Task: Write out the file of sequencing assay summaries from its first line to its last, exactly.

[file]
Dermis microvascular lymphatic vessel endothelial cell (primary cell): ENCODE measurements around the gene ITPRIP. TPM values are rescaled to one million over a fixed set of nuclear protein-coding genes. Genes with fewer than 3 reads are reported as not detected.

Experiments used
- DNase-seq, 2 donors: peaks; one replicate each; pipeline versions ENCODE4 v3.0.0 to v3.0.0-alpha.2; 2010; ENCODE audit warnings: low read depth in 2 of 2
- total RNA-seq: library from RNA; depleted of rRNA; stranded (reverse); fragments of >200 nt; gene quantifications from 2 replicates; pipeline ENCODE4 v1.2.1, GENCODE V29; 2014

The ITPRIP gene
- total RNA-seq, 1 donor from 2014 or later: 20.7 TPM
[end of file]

Dermis microvascular lymphatic vessel endothelial cell (primary cell): ENCODE measurements around the gene ITPRIP. TPM values are rescaled to one million over a fixed set of nuclear protein-coding genes. Genes with fewer than 3 reads are reported as not detected.

Experiments used
- DNase-seq, 2 donors: peaks; one replicate each; pipeline versions ENCODE4 v3.0.0 to v3.0.0-alpha.2; 2010; ENCODE audit warnings: low read depth in 2 of 2
- total RNA-seq: library from RNA; depleted of rRNA; stranded (reverse); fragments of >200 nt; gene quantifications from 2 replicates; pipeline ENCODE4 v1.2.1, GENCODE V29; 2014

The ITPRIP gene
- total RNA-seq, 1 donor from 2014 or later: 20.7 TPM